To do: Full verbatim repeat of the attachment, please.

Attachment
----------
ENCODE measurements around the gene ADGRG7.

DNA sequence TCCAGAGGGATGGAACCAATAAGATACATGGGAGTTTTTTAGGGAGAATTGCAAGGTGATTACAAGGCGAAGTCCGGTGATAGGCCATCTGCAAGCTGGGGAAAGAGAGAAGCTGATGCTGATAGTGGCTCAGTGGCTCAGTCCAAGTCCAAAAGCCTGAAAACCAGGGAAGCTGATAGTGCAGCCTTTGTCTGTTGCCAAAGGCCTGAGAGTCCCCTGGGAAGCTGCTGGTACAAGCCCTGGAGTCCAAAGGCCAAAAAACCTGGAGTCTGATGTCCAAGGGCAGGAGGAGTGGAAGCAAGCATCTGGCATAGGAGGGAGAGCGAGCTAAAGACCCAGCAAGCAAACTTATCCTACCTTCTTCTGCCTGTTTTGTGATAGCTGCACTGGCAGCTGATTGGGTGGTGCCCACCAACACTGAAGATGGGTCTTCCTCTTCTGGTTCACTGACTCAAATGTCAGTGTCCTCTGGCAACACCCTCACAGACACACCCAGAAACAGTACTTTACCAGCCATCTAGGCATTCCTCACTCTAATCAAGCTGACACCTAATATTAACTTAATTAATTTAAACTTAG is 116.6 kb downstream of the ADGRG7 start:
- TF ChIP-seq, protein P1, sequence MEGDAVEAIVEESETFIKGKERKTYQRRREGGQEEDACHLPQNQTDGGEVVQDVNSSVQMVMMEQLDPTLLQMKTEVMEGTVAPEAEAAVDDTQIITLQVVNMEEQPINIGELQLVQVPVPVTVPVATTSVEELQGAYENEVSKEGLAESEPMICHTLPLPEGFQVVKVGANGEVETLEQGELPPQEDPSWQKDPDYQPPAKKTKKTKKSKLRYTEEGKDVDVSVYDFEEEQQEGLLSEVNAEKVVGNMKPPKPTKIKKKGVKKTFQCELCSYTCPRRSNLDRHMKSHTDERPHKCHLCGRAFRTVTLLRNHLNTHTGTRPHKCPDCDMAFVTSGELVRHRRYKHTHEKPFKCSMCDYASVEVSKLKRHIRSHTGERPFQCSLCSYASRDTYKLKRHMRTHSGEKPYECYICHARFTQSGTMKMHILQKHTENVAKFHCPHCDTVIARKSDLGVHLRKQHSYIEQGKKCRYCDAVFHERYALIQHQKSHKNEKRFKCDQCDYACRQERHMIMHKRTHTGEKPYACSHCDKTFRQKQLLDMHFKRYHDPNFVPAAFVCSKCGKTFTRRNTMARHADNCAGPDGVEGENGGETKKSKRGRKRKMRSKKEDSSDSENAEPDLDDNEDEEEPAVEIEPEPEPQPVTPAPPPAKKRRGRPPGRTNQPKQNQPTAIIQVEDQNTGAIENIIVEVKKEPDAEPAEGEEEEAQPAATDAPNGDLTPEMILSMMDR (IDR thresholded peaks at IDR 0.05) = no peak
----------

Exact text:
ENCODE measurements around the gene ADGRG7.

DNA sequence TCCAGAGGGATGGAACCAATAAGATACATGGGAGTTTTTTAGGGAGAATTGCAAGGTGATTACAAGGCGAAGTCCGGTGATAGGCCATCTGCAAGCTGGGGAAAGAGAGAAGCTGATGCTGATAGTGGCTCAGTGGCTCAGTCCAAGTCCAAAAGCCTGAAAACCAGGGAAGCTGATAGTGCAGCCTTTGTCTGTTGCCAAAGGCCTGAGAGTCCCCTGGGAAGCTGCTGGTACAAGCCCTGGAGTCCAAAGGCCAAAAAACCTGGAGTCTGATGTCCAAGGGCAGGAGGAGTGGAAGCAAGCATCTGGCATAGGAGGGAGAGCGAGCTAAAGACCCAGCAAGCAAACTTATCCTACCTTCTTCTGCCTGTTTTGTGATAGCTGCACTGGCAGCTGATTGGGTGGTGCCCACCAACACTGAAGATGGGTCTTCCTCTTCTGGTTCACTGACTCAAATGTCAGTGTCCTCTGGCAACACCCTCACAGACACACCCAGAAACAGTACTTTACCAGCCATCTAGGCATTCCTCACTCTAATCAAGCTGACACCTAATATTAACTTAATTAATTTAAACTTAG is 116.6 kb downstream of the ADGRG7 start:
- TF ChIP-seq, protein P1, sequence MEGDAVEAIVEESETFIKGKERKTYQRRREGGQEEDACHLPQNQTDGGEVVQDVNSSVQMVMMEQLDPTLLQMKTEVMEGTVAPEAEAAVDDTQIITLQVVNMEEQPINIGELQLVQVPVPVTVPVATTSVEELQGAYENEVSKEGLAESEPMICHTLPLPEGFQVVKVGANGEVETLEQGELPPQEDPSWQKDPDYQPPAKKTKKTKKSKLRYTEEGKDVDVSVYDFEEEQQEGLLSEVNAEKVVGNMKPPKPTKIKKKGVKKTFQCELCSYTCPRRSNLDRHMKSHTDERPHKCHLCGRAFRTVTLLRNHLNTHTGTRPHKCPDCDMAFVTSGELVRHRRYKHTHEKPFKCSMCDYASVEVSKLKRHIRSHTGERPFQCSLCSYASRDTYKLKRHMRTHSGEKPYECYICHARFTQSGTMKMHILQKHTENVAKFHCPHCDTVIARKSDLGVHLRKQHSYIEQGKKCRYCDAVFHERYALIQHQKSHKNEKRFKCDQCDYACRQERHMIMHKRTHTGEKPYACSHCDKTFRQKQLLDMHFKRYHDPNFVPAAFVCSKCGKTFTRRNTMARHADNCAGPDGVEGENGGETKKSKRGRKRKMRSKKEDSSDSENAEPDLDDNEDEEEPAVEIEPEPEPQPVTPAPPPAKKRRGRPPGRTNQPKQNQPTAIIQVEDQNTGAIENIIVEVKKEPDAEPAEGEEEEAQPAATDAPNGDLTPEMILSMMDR (IDR thresholded peaks at IDR 0.05) = no peak